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The Place of Mysticism in Anglicanism

Discussion in 'Scripture,Tradition,Reason-Anglican & Old Catholic' started by everbecoming2007, Jun 7, 2019.

  1. HardHead

    HardHead Active Member Supporter

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    I agree. I often think that this practice is biblical given that Jesus was in the wilderness for forty days meditating/contemplating and fasting. This is clearly mystical in scope given his experience with Satan as part of this, and it’s also evocative of monasticism especially the kind practiced by the Desert Fathers and Mothers.

    Yeah, that rings true. It’s a different focus perhaps.
     
  2. HardHead

    HardHead Active Member Supporter

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    This conversation also makes me think of saints.

    I recall that Anglicans follow saints on days that are similar to the Catholic calendar. I see room for mystical experiences in the church through saints as well as monastics. From how I have seen this, most churches that recognise sainthoods (heroes/heroines) and monasticism are more open to mystical happenings in general.

    Also, I see this idea of mystical as important to Christians in general. Consider Mary and her profound experience during the visitation from the angel where Mary accepted the assignment so to speak. I find it interesting that she seems to casually talk to the angel as if she did this often so that the conversation appears ordinary for the reader of the story.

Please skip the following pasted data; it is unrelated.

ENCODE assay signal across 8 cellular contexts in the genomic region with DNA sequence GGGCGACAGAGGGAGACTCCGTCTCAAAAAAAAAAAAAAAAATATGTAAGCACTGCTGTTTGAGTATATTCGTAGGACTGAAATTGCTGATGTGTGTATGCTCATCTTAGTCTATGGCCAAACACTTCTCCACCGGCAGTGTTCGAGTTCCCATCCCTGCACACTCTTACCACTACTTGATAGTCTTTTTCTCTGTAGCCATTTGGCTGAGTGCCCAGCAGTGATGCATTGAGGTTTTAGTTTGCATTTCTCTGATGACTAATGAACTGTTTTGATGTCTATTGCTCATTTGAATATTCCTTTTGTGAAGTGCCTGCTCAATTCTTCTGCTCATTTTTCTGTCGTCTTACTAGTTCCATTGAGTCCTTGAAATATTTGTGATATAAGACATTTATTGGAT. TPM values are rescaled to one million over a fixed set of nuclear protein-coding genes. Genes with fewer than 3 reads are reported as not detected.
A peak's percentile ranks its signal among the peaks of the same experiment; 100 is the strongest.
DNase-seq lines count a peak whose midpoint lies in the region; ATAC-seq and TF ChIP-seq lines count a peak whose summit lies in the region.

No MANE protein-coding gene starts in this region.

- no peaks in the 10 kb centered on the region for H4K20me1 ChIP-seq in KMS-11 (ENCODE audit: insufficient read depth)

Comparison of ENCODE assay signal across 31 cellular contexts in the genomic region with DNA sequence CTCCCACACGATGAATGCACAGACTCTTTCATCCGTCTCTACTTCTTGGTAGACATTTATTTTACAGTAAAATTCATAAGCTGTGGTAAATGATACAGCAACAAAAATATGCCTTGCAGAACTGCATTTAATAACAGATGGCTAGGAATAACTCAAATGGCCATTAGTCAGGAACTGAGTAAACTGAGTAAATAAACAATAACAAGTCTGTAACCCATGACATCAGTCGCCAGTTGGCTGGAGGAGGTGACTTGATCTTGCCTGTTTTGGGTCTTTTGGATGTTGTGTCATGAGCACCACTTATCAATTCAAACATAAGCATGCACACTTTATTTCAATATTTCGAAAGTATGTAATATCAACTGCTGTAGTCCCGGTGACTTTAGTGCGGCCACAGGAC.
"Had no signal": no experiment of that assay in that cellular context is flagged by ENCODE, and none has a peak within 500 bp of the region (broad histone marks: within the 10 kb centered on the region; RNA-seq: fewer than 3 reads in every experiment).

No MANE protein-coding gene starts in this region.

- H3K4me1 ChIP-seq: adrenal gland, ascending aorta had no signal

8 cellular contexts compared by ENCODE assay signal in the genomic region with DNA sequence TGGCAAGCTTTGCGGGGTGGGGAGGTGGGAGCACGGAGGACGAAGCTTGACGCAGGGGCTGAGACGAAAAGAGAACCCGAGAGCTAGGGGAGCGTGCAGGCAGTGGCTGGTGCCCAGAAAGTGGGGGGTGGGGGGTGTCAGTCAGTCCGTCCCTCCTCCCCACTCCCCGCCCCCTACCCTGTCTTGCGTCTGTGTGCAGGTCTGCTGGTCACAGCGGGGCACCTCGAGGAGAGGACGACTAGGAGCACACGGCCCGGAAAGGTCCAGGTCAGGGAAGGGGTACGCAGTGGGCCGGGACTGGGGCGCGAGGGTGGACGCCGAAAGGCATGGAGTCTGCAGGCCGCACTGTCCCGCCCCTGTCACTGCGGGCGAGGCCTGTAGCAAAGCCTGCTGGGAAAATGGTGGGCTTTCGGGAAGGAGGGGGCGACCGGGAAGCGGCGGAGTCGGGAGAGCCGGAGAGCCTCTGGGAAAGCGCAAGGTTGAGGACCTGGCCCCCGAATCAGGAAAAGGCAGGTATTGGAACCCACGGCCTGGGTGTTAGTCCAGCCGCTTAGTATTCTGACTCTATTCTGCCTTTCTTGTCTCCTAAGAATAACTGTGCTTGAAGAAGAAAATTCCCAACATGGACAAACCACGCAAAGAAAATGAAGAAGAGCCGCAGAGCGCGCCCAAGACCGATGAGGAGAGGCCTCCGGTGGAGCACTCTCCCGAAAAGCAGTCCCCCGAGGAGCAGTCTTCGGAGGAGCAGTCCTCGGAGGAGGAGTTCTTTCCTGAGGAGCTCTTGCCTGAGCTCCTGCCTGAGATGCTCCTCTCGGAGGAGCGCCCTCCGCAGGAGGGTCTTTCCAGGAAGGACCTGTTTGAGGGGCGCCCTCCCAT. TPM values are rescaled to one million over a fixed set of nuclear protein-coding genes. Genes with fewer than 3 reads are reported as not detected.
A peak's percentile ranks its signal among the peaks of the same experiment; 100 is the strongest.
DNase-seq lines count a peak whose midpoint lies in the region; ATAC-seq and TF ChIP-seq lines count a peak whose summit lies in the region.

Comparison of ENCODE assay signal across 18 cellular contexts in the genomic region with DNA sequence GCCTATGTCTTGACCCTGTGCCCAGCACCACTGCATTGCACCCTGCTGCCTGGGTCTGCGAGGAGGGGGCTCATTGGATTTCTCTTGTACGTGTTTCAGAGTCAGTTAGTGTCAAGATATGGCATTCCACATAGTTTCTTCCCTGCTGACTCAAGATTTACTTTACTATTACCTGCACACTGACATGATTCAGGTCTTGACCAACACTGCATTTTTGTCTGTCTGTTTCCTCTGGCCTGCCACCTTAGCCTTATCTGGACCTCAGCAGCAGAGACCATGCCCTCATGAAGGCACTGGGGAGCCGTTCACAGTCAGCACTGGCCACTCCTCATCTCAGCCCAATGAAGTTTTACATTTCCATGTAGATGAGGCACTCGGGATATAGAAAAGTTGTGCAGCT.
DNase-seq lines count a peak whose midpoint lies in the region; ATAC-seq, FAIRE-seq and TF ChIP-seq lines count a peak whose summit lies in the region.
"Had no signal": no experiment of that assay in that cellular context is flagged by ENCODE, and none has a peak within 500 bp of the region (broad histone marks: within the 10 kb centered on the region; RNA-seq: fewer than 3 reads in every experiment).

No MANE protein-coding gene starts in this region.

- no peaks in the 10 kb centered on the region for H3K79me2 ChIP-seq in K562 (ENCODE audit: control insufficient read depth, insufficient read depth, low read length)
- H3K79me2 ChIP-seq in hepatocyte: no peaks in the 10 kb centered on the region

That must have been an incredibly spiritual and mystical life for her even prior to the encounter with the angel. Beyond that, giving birth to God is certainly mystical. How could it not be?

    This and all sorts of other biblical examples regarding the prophets are available for reference for Christians to follow.
     
  3. Shane R

    Shane R Priest Supporter

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    And that's unfortunate since the Dominicans were known as itinerant preachers in Medieval times. And the Jesuits, whatever one thinks of them, began as an evangelistic order. Although, of all the weird things I have seen in North American Anglicanism, I have not seen any Anglicans claim to be Jesuits.
     
  4. Paidiske

    Paidiske Clara bonam audax Supporter

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    To be fair, though, (and my contact with contemporary Anglican orders is relatively limited) one couldn't really say they were doing heaps of evangelistic work now.

    A lot of my lecturers were Jesuits and I appreciate the spirituality of that order, but no, we definitely don't have anything quite like that!
     
  5. everbecoming2007

    everbecoming2007 Well-Known Member

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    People are different, though. Not everyone is called to a literal mission field. Some are writers. Some provide meaningful reflection. And so on.

    Although I am not a monastic, I live a life of mostly solitary prayer when I'm not at the Eucharist. I don't preach, though I have had some writings adapted into homilies by others.

    But I do have my own mission, my own little way. I have no family in my household, and at times I'll drop everything to go to that one needful soul to show my kindness and to pray on their behalf. And it changes something in both parties.

    The more contemplative monastics likewise have their own ways of nourishing others. It may not always involve mission as traditionally understood. But that doesn't make their means of ministry less important.

    We need the soulful introverts in the church along with monasti orders and others that are more outwardly oriented.
     
  6. Paidiske

    Paidiske Clara bonam audax Supporter

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    I'm not saying monasticism isn't valuable or doesn't contribute to the life of the church, it is and it does!

    But the days when monastics were itinerant preachers and the like don't reflect what we have now. That's not a criticism, it's just a description.
     
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